January 30, 2021

SHOWBUZZDAILY Virtual Sundance Reviews: “Passing,” “Street Gang” & “Mass”


PASSING:  The actress Rebecca Hall has taken a big swing in her writing/directing debut.  Her film Passing, based on the 1929 novel by Nella Larsen, embraces ambitious, difficult themes with sensitivity and expertise.  The story concerns Irene (Tessa Thompson) and Clare (Ruth Negga), one-time teen friends who run into each other after several years apart, when Irene is shocked to discover that Clare has been living as a white woman, to the point of having an openly racist husband (Alexander Skarsgard) with no idea who his wife really is.  The women resume their friendship, but Irene has been thrown off her axis, uncertain about the things she’s taken for granted despite her own prosperous life and loving husband (Andre Holland, superb).  Hall charts the many undercurrents and implications of the bond between the two women, and although race is at the center of the story, the nature of friendship, marriage, parenthood and sexuality come into play.  The performances by Thompson and Negga are remarkably layered, capable of suggesting a half-dozen subtle feelings in a single close-up, and may very well find them in the 2021 Oscar conversation.  Along with Holland and Skarsgard, Bill Camp provides strong support as a friend of both women.  The look and feel of Passingbelies Hall’s lack of experience behind the camera, gorgeously shot (by Edu Grau, whose films include A Single Man) in black and white and in a 1.33:1 aspect ratio, and with assured skill in all other technical respects, including the production design by Nora Mendis, costumes by Marci Rodgers and score by Devonte Hynes.  Passing may not be the crowd-pleaser that CODA is, and isn’t likely to garner anything like that film’s record-breaking distribution deal, but it’s the best kind of Sundance discovery, a film that takes risks and pulls them off.

STREET GANG:  HOW WE GOT TO SESAME STREET (HBO Max):  A loving documentary about the history of the iconic children’s education series.  Marilyn Agrelo’s film (from the book by Michael Davis) is packed with marvelous clips and behind-the-scenes footage, and on this 50th anniversary of the series premiere, it’s a worthy reminder of how groundbreaking the show’s mix of teaching, entertainment and inclusiveness was.  There are occasional mentions of controversies related to the show, but largely the film is a workmanlike celebration.  (Notably HBO, the current home of the series, produced the film and there isn’t even a mention of the fact that new episodes of what was once the very emblem of public television are now largely available via a paid subscription service.)  Street Gang is built around the contributions of Joan Ganz Cooney, Jim Henson, composer Joe Raposo, and long-standing members of the cast and crew, and it makes a particular point of reclaiming the work of director Jon Stone, who never received the public attention of the other founders of the creative team.  Those who grew up with Sesame Street will find the beautifully preserved footage and memories delightful, especially the fascinating saga of how its seemingly inevitable elements actually came together, while those who want a grittier view of the classic may have to do some further research.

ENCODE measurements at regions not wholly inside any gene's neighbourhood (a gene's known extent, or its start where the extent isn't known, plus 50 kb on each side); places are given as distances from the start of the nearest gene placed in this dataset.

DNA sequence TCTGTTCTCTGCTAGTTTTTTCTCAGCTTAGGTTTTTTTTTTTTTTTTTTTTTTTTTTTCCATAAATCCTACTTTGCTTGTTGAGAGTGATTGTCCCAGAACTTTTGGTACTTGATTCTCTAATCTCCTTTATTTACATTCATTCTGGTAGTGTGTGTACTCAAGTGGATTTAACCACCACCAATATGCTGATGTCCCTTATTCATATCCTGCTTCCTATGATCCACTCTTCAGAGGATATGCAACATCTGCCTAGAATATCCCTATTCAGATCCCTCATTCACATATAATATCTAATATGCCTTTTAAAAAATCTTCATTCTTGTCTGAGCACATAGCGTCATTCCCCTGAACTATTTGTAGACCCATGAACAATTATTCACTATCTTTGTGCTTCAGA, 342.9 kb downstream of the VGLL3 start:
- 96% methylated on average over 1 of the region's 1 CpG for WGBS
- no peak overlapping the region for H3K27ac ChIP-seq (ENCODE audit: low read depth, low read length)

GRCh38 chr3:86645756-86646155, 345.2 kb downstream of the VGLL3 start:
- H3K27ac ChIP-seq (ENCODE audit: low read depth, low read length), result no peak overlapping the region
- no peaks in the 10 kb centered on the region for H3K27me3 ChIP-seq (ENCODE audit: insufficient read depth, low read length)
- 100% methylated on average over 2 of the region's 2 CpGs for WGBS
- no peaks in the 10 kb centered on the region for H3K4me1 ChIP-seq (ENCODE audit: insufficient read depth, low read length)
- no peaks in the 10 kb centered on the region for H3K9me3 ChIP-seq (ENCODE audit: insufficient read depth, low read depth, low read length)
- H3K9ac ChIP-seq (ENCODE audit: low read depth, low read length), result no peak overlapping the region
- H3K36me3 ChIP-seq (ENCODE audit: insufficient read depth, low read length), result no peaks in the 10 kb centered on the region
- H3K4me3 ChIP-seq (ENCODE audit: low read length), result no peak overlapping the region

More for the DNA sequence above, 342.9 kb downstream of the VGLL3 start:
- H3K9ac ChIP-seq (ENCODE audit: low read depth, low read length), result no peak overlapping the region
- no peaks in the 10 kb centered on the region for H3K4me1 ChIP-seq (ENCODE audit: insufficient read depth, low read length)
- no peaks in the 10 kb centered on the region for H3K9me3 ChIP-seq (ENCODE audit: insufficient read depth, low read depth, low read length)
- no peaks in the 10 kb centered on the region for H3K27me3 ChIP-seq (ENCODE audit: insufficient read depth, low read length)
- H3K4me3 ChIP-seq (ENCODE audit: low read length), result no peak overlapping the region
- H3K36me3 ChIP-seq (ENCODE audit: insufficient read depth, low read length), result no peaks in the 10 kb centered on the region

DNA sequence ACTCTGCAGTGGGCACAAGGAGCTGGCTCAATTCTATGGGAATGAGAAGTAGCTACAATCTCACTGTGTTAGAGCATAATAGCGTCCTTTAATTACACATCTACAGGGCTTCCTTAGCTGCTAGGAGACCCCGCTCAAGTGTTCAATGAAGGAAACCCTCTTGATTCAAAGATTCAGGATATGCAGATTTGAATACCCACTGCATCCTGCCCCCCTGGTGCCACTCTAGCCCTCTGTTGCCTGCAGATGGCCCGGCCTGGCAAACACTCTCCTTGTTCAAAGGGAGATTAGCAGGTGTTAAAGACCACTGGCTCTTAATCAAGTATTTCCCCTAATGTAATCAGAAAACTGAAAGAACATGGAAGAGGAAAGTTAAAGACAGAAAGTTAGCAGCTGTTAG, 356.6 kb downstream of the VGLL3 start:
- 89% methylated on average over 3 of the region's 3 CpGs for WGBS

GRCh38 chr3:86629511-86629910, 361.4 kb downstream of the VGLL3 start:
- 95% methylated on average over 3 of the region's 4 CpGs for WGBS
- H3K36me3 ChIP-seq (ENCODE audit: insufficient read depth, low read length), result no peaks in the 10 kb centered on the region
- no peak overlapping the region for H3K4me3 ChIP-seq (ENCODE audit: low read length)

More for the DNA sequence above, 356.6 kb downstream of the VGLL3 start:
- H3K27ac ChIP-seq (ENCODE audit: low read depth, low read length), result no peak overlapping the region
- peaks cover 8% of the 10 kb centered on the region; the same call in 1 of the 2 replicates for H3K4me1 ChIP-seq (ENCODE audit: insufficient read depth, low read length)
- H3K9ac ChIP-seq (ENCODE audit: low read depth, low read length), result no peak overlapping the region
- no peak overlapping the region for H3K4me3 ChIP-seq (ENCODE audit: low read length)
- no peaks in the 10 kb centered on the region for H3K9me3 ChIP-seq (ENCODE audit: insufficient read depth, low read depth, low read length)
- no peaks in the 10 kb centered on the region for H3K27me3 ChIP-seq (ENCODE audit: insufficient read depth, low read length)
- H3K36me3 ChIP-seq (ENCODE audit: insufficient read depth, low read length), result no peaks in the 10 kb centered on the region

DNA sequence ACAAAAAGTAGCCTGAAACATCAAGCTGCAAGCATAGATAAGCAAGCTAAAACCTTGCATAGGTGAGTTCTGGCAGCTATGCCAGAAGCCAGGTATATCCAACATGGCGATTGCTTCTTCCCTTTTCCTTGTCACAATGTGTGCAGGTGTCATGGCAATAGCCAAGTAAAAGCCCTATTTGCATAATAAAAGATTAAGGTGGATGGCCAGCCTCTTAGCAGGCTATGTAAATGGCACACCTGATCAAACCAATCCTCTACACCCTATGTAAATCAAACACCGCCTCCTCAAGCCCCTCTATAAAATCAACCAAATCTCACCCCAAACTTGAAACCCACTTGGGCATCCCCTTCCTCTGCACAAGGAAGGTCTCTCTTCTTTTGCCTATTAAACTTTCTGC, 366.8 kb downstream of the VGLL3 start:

MASS:  Even more than recent examples like One Night In Miami and Ma Rainey’s Black Bottom, Fran Kranz’s Mass feels like a filmed play–although in fact it was written directly for the screen.  Almost all of its 110-minute length is set in a single small space, much of the time around one table, in the function room of an Episcopal church.  There are four people in that room, and their gathering is emotionally charged:  two are the parents of a teenager killed in a high school massacre (Jason Isaacs and Martha Plimpton), and the other two are the parents of the shooter (Reed Birney and Ann Dowd).  They have come together in an attempt to find forgiveness and healing by sincerely listening to one another.  This is Kranz’s directing debut and first produced script, and beyond the obvious emotion and force of the situation, it can’t be said that he’s found all that much new or unexpected in the circumstances, either in terms of the specific story or the emotions one would expect to see.  A project like this, though, is largely about the actors who must shoulder the emotional baggage and enormous text, and this cast performs it to the hilt, pinpointing the transitions between politeness and wrenching memory, and between compassion, anger, grief and pain.  Dowd and Plimpton, in particular, are floods of powerful feeling.  Mass isn’t easy entertainment, and Kranz may overplay the religious overtones and indulge in too many endings.  The performances, however, make the effort worthwhile.


About the Author

Mitch Salem
MITCH SALEM has worked on the business side of the entertainment industry for 20 years, as a senior business affairs executive and attorney for such companies as NBC, ABC, USA, Syfy, Bravo, and BermanBraun Productions, and before that, at the NY law firm of Weil, Gotshal & Manges. During all that, he has more or less constantly been going to the movies and watching TV, and writing about both since the 1980s. His film reviews also currently appear on and In addition, he is co-writer of an episode of the television series "Felicity."